Welding a ladder will soften the weld area at the very least and that might just make that area kink and buckle under load. Better not to weld it just to be safe....welding can negatively affect the aluminum properties that were designed in.
One of the main properties of aluminum is that heat from welding softens and weakens the immediate area.
Another issue with knowing the alloy is knowing what rod to use. I like to use 4043 whenever possible but 4043 does not always allow and good color match if the weld is going to be anodized. Here is a good download you may not know about…it’s the alcotech filler metal selection chart.
Here's the link for the aluminum filler metal chart.
3. Do I need to preheat?
One of the most important aluminum properties to consider is Aluminum is very conductive. That’s a good property if you are using for a crock pot or for electrical wiring. But it makes welding much more difficult than steel.
Steel does not conduct heat very well and its fairly easy to weld because of that.
Thick aluminum welds dissipate heat away from the arc and weld better with a preheat.
Even a preheat of 200 degrees F makes a big difference on anything thicker than about 1/4” thick.
Using an argon/helium mix helps too for both tig and mig welding.
But be aware that the hotter you get the part, the bigger that area where strength will be lost. Aluminum that is heat treated can completely lose its heat treatment in the weld area and heat affected zone.
4. what about Hot shortness and porosity? Aluminum is hot short. What that means to the welder is that it has a tendency to crack when it reaches a certain temperature range. That is why when you try to tack weld aluminum without using filler metal, it cracks. Tack welds on steel and stainless do not usually crack so easily but aluminum is different. For tig welding, you have to add some filler metal on those tacks. Another area where hot shortness is a problem is when welding from an edge. Sometimes its better to weld to and edge than from an edge in order to prevent this hot short cracking.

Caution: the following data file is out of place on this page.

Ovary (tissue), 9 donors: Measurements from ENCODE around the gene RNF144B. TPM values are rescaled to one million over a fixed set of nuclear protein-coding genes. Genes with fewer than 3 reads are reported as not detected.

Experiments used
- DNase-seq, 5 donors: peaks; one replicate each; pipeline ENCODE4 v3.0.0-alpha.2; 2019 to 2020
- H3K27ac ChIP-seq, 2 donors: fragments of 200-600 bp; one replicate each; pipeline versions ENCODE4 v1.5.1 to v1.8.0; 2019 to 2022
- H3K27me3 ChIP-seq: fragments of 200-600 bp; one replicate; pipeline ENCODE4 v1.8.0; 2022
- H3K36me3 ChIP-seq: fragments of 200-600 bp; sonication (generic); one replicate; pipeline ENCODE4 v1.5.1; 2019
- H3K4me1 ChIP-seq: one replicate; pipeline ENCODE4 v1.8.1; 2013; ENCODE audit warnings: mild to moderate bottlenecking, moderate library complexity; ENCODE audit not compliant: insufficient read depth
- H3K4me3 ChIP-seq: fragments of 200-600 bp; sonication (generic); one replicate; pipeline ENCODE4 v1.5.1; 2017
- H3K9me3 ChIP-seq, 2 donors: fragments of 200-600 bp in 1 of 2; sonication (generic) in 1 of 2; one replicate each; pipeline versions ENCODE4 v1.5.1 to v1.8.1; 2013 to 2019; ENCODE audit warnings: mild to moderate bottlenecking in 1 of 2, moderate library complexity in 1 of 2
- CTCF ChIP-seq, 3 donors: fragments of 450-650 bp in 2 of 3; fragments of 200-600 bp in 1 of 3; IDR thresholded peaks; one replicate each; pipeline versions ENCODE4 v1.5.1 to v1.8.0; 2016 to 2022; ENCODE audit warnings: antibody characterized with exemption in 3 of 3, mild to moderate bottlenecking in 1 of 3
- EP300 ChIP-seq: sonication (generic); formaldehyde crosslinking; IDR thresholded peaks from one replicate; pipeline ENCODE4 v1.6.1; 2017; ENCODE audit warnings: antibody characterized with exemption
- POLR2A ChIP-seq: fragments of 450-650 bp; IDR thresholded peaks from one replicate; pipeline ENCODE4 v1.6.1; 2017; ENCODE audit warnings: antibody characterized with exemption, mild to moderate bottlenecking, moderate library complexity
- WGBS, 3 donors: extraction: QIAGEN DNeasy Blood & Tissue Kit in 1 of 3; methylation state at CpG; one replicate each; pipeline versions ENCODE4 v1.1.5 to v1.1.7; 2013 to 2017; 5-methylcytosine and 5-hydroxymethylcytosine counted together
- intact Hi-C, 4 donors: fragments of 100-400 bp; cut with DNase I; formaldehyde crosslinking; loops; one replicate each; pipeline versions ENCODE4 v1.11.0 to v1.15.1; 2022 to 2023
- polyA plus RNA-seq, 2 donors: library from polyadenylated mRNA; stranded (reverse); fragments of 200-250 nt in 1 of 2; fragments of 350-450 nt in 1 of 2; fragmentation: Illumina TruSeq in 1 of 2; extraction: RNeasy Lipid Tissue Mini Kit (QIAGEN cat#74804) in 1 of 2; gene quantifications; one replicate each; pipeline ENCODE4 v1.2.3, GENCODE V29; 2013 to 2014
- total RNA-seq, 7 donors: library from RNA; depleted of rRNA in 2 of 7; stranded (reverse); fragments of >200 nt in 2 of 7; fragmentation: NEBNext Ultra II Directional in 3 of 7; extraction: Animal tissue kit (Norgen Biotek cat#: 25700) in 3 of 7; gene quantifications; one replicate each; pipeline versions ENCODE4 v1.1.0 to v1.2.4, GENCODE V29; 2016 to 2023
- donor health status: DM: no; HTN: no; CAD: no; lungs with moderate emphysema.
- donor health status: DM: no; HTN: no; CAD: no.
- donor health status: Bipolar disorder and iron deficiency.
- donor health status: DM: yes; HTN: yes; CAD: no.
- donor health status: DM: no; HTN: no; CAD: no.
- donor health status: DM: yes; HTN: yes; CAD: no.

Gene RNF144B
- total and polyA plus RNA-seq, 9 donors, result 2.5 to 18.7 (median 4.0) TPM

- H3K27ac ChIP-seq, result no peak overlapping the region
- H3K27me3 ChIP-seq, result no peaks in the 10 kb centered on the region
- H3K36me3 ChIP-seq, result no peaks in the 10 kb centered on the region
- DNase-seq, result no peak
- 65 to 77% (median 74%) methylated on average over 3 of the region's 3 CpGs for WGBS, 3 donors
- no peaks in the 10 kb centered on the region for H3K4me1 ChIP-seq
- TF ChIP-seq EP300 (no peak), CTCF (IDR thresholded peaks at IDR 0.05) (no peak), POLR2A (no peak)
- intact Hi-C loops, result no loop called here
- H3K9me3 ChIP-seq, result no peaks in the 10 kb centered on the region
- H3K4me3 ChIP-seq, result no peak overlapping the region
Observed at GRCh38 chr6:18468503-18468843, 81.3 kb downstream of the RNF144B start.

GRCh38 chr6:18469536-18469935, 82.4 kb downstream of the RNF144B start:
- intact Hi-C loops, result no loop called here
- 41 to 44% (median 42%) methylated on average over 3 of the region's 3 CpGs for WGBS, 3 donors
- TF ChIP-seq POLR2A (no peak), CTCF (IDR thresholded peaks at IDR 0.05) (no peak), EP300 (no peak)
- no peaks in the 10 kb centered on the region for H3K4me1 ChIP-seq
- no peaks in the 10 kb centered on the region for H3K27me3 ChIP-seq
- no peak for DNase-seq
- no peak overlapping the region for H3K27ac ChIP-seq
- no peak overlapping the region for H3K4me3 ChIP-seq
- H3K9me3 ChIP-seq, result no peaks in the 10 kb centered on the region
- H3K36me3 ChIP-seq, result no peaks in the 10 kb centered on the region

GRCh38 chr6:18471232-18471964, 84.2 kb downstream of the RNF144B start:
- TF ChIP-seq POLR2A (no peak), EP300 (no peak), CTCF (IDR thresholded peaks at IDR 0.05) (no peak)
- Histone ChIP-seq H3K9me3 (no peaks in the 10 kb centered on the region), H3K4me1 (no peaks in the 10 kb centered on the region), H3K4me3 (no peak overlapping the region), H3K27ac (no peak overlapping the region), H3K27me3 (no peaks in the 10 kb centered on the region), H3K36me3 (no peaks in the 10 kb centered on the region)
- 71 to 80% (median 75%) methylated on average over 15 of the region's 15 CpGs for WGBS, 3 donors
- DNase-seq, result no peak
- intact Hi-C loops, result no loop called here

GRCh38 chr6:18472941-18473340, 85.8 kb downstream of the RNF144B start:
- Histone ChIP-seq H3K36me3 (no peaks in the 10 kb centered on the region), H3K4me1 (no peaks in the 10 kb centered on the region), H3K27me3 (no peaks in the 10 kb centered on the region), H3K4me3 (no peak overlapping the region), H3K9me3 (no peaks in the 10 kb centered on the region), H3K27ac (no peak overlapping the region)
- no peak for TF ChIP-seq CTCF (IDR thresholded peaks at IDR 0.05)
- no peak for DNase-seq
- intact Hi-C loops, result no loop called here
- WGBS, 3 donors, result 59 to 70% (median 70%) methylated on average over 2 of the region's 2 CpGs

Porosity is another issue. Especially when mig welding…but even tig welds can have porosity.
Porosity is gas bubbles. Gas bubbles caused by some crap in the molten metal that was not able to escape during solidification. It can come from all kinds of things. Even humidity. Sometimes its not a problem and most welders wont even know its there unless they are taking a welding test and the weld gets x rayed.
Things to avoid that can cause porosity:
• Oil or oily solvents or wax used for sanding or grinding for a lubricant. ( bees wax really keeps a sanding disc from loading up but can cause porosity)
• Using certain scotch brite pads or roloc discs can leave a residue that causes porosity.
• Dirty metal – give the metal an acetone wipe if it has any crud on it
• Dirty filler rods – sometimes I go months without welding aluminum and my rods are in the open in a rod tube on my welder. Aluminum welding wire can get a heavy layer of corrosion on it if left out in the open …especially in humid areas.
there are plenty more aluminum properties to consider...but I hope I gave you some things to think about with this video page.